Why can prisoners languish on death row for decades, even when they are too mentally ill to execute?

Prisoners can remain on death row for decades even when they are too mentally ill to execute because their legal teams are constantly exploring new avenues for appeal, and because there is often a stalemate between authorities who insist on carrying out the original sentence and defense lawyers who say their client is and was mentally incompetent to stand trial.

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Prisoners who are too mentally ill to execute remain on death row for decades for two main reasons. The first is that their legal representatives are preparing appeals against the death sentence and exploring all possible avenues first to delay and then to overturn the judgment. This is a major reason why prisoners of all types stay on death row for such a long time.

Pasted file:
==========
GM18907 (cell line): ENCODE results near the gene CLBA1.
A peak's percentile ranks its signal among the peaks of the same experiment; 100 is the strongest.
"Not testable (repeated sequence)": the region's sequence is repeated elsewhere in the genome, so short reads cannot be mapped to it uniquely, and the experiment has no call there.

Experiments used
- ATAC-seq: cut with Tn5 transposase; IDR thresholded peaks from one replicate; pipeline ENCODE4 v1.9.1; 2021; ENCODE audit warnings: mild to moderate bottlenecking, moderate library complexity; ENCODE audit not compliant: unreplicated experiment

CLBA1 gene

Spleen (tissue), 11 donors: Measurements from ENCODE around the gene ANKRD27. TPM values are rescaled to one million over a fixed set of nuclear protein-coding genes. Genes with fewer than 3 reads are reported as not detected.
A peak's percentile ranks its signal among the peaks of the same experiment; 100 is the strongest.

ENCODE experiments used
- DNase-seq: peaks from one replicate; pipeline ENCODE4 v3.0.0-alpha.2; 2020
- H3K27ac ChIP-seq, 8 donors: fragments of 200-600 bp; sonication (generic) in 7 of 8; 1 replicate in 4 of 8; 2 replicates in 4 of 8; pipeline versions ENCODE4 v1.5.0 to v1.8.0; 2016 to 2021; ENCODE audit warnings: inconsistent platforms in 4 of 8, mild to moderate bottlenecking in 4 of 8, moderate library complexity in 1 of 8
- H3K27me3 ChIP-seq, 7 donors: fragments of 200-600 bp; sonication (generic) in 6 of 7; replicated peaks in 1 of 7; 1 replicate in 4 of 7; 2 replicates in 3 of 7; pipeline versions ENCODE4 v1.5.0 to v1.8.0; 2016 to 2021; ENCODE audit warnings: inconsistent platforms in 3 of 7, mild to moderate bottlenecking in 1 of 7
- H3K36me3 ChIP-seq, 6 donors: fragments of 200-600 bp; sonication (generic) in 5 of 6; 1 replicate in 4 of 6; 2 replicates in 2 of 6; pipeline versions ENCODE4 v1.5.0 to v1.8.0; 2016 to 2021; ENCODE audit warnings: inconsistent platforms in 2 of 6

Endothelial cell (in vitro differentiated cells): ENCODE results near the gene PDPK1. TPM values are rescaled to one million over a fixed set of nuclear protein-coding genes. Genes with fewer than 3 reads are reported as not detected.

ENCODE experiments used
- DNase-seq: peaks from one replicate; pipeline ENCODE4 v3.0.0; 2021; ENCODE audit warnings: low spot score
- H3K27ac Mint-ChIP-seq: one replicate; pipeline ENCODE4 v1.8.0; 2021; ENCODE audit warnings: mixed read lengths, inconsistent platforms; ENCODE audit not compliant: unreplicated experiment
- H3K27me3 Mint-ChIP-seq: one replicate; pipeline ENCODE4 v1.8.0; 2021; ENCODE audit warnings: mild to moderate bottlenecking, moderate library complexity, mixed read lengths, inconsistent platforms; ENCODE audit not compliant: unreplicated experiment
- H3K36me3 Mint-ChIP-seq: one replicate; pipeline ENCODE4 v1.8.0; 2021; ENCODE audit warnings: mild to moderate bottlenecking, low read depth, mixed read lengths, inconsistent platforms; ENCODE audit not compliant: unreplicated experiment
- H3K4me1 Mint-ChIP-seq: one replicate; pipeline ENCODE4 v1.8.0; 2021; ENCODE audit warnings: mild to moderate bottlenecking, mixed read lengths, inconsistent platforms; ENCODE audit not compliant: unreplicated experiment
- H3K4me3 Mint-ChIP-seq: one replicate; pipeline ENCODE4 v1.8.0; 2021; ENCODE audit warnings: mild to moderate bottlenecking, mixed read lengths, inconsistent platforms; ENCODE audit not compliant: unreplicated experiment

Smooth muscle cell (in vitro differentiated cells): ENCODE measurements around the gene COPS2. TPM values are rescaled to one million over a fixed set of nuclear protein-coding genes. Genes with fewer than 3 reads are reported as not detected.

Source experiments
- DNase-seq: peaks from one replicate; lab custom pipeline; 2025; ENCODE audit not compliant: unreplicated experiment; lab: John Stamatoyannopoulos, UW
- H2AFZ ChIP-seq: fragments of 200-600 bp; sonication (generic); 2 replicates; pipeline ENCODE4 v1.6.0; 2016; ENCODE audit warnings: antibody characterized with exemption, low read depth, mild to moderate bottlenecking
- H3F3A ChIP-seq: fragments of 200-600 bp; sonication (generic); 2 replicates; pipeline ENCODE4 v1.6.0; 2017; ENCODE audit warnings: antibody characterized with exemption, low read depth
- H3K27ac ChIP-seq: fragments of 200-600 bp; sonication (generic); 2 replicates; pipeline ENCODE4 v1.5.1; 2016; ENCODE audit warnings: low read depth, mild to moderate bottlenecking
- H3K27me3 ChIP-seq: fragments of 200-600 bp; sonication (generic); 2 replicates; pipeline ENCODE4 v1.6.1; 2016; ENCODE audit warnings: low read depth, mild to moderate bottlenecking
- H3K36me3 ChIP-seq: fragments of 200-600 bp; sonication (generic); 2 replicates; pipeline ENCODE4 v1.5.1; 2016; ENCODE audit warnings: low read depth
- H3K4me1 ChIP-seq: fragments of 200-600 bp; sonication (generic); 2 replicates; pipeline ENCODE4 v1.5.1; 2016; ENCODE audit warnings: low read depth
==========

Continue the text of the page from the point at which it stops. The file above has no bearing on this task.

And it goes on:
The second reason, which is specific to mentally ill prisoners, is the result of compromise in a system which prohibits people who are mentally incompetent from being put to death but has not provided a clear and consistent alternative. A stalemate between defense lawyers who argue that their client's mental illness should result in their being removed from death row and state authorities who are adamant that they should be executed often results in neither.

The Marshall Project, a nonprofit organization that focuses on criminal justice in the United States, has highlighted the case of Raymond Riles (link below), who has been on death row in Texas for forty-five years. A new sentence has recently been ordered for Riles (see CNN link below), but as the Marshall Project makes clear, this is no guarantee that he will be taken off death row, and the same issues affect many other inmates.

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